She takes top honors in the Election Forecasting Contest held in connection with the College’s live election-night telecast Nov. 4
Cerullo won tickets to the inauguration ceremony and to an official inaugural ball, plus a prize of $1,000, in the Election Forecasting Contest sponsored by the Policy Studies program in connection with the College’s student-run election-night telecast Nov. 4.
More than 400 students, faculty, and staff put together “Lafayette Electoral College,” a live two-hour television broadcast, sponsored by Policy Studies, with analysis of political trends, up-to-the-minute results, and panel discussions on races for the White House, Senate, and House of Representatives. Originating from Farinon College Center, the telecast reached a potential audience of more than 500,000 people in the Lehigh Valley and suburban Philadelphia on RCN and reached the College audience on the campus cable system. It was viewed worldwide on the internet.
The forecasting contest involved predicting the winners of Senate and House races and the outcome of the Electoral College vote in selected states. Cerullo outdid more than 150 other students who participated. Her tickets are being provided by Peter G. Jacoby ’81, vice president of federal relations at AT&T. Trustee Bruce Maggin ’65, principal of the H.A.M. Media Group LLC, provided the $1,000 prize.
“This has been one of the most heavily covered elections in history, and it has probably generated more public interest than ever before. Not only did our students have the awareness and interest, they also had unprecedented levels of information to tap into to do research, to find and analyze data, and to come back with a product – their set of predictions – which were judged by the results of the elections,” Jacoby says.“The College’s election forecasting contest and election-night broadcast got Lafayette students involved in a real and tangible way. They encouraged participation and engagement and got the students to look at not only the presidential election but also at the contests for the Senate, House of Representatives, and key battleground states, and at the Electoral College system itself,” Jacoby adds.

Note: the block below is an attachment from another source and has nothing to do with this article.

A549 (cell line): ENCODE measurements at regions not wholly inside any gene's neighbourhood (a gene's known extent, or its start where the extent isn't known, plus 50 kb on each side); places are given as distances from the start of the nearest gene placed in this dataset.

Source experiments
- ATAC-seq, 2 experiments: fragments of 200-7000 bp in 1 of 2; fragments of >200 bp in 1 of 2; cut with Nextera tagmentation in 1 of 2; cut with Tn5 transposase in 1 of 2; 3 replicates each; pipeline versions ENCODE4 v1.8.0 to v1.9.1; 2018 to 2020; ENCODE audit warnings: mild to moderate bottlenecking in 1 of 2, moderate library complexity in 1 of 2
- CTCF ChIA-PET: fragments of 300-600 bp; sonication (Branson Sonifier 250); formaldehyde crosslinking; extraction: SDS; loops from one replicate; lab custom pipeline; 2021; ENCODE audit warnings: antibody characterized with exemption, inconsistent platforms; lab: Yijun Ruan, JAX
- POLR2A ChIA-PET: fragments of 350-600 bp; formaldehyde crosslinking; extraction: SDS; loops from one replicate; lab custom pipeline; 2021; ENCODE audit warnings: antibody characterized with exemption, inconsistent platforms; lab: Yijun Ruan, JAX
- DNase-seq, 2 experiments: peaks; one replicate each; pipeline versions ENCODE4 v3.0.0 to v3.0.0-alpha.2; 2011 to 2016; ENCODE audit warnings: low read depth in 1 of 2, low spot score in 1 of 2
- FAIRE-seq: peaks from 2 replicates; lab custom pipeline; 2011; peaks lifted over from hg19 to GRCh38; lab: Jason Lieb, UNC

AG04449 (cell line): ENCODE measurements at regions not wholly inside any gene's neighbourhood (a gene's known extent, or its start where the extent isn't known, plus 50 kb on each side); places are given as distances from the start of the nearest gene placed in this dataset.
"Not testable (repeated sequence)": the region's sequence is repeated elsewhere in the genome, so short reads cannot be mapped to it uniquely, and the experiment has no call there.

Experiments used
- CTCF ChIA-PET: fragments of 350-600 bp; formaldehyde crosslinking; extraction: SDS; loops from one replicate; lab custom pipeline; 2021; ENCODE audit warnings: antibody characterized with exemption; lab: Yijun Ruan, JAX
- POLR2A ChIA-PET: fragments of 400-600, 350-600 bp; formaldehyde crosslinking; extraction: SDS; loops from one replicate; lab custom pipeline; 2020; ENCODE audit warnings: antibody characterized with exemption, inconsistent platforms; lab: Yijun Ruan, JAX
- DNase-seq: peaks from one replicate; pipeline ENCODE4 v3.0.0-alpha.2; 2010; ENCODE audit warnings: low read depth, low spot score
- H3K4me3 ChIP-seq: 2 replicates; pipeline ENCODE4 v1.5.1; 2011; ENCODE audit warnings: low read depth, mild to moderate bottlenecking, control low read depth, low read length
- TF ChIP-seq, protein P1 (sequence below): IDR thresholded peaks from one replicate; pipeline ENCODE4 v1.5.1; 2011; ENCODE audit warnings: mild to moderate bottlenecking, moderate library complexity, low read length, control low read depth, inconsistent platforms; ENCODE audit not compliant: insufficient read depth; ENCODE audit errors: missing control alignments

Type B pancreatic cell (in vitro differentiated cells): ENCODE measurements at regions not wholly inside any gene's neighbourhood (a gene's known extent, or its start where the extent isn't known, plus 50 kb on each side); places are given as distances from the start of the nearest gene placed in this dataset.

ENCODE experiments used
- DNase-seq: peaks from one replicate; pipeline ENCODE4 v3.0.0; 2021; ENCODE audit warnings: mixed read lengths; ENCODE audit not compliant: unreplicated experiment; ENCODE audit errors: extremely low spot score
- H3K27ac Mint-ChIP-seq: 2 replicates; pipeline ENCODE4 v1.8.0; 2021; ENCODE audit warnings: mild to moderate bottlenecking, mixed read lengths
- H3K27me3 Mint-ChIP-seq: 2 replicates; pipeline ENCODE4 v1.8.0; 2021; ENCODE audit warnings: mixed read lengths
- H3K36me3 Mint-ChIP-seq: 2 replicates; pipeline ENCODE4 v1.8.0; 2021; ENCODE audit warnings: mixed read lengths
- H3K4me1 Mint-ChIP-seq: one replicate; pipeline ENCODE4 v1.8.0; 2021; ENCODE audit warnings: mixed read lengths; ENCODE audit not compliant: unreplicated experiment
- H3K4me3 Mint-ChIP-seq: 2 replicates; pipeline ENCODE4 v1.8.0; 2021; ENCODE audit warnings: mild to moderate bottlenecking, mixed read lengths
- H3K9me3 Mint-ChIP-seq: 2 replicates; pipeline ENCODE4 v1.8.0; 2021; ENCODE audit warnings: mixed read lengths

Cerullo, who plans to bring her mother to Washington with her, says she is extremely grateful to be able to witness the historic inauguration. “I remember having tears in my eyes watching Obama’s acceptance speech on TV. I can only imagine the emotion when I’m right there and around people who are equally as excited as I am.”
Cerullo was in a class that produced pre-recorded segments for the election-night telecast and watched the broadcast in Farinon Center. She also voted in her first presidential election this year. She says all the activity on campus made her much more involved in the political process.
“Prior to this, I wouldn’t have paid much attention to the Senate or local elections,” says Cerullo. “And in high school, I didn’t really understand the primary process. This has really been a great learning experience for me.”